I knew that zilch was a slangy way to say “nothing,” but until last week I knew, well, zilch about where the word came from. Was it computer jargon like kluge or foo? Or maybe a borrowing from Yiddish?
Neither, it turns out. I owe my enlightenment to a couple of posts on the American Dialect Society’s listserv by Peter Reitan, who has done some impressive research into the word and its origins. Reitan, who blogs as Peter Jensen Brown at the Early Sports and Pop Culture Blog, assembled his findings into a long and fascinating post, “Frank Tinney, Ida Mae Chadwick, and Joseph Zilch—Why ‘Zilch’ Means ‘Zero.’”
That’s right: zilch is an eponym—or perhaps more precisely, a kadigan, or placeholder word. Joe (or Joseph) Zilch was the equivalent of other interchangeable Joes: Joe Blow, Joe Doakes, Joe Six-Pack. Nunnally Johnson used the name regularly, beginning in 1923, in his column for the Brooklyn Daily Eagle. But, Reitan writes, Johnson didn’t coin the name:
He almost certainly borrowed it from a running gag used by the comedian Frank Tinney. “Joe Zilch” was the name of his “mysterious off-stage friend” who never appears onstage, which made the name perfectly suited for use as a generic everyman, a nobody – a zero.
And Tinney in turn had borrowed the name “from the husband of one of his co-stars, Ida May Chadwick. Joseph Zilch was a graduate of Brown University, an occasional vaudevillian and a longtime car, truck and automotive parts salesman in Philadelphia and Camden, New Jersey.”
“Joe Zilch” got a boost from the show-business journalist Walter Winchell, who wrote a “Dairy of Joe Zilch” column for the New York Daily Graphic and Variety as early as 1926. But what really made “Zilch” a celebrity rather than a zero was a successful humor magazine called Ballyhoo, which began publication in 1931 and used the Zilch name frequently—28 times in the first issue alone. “La Belle Zilch” appeared in a spoof ad for soap, “Lizzie Zilch” touted “Ducky Wucky cigarettes,” and “Mr. and Mrs. Percy Zilch” appeared in a fake society notice.
Decades later, zilch was still being defined as “an insignificant or unknown person.” During World War II, Reitan tells us, “‘Private Zero Zilch’ was the fictitious name of a man who missed winning a prize by one spot, after giving away his place in line.” A CBS glossary of radio terms published in 1946 that defines Zilch as “the standard name used to describe anyone who walks into the studio and whose name is not known” And here’s the definition in my copy of Dictionary of American Slang (1960, revised edition 1967).
But by then zilch was already shedding its human form, possibly influenced by its Z-fellows zero and zip. (“Zip” has been a synonym for “zero” since 1900, when it began circulating as student slang.) The OED’s earliest citation for zilch’s sense of “nothing at all” or “the least thing” is from a 1956 issue of Popular Mechanics: “‘What are the chances for rescue?’ an operator asked. ‘Zilch!’ somebody muttered.” Ben Zimmer and Peter Reitan have antedated that sense to 1954.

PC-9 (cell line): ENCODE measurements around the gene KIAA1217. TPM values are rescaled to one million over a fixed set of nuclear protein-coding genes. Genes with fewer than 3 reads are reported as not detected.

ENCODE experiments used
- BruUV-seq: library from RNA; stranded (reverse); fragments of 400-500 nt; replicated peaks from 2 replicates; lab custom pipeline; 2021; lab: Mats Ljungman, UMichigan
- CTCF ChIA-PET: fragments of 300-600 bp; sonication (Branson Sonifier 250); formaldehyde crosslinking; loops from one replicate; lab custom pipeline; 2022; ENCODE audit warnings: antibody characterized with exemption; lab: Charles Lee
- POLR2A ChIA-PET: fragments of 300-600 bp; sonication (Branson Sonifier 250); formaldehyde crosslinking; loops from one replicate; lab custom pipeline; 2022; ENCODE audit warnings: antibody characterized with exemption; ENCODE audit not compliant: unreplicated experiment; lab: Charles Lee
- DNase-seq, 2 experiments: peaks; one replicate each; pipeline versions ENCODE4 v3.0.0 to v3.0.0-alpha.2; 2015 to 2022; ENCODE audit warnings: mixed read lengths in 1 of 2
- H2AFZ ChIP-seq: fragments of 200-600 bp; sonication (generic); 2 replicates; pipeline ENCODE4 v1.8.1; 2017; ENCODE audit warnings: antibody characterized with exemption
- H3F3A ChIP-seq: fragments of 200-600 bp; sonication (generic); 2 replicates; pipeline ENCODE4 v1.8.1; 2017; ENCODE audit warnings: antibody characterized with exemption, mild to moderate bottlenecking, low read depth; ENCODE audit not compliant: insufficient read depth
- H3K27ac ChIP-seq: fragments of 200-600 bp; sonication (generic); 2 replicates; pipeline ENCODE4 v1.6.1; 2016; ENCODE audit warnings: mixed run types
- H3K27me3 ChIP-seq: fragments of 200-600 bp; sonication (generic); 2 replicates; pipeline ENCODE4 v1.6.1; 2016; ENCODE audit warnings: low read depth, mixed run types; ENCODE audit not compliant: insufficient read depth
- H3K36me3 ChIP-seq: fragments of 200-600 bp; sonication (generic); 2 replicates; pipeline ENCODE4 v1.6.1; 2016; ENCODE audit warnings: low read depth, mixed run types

In the business world, zilch is much more than zero. The first ZILCH trademark was registered in the US in 1972, for “a game using dice.” The trademark was cancelled in 2013, and “Zilch” became genericized.
Zilch game with handknit bag, for sale on Etsy
Zilch may be American in origin, but Zilch brands have spread throughout the English-speaking world.
In New Zealand, Zilch is an electric-car-sharing service. Zilch stands for “zero emissions.”
There’s an anti-litter network in the UK called Zilch.
Zilch Cosmetics, based in India, promises “zero bad: no BS, no beauty standards, no bad stuff.”
A UK-based “buy-now-pay-later” (BNPL) app called Zilch has been raking in funding—€93.44 million in the most recent round. The URL tells the story: PayZilch.com
And Zilch thrives in the land of its birth, too.
Zilchworks began in 1990 as DOS shareware that helped people get out of debt. It’s still in business.
Yes, it’s our old sloganclone friend “One X at a Time”
For a while, Seattle-based Jones Soda—known for some wacky marketing stunts—sold a zero-calorie soda it called Zilch. It’s no longer available.
Zilch, by Nancy Lublin (2010), promises to tell how “businesses and not-for-profits can get more bang with less buck.”
And then there’s “Zilch,” the surrealistic 1967 Monkees single that still (or again) has a fervent enough fan base to have inspired a podcast called, naturally, “Zilch!”
UPDATE! Via Twitter, I’ve learned that Daniel M. Lipkin introduced “zilch” into physics in a 1964 paper. It’s defined as a conserved quantity of the electromagnetic field. (Thank you, Seth Lipkin, son of Daniel!)
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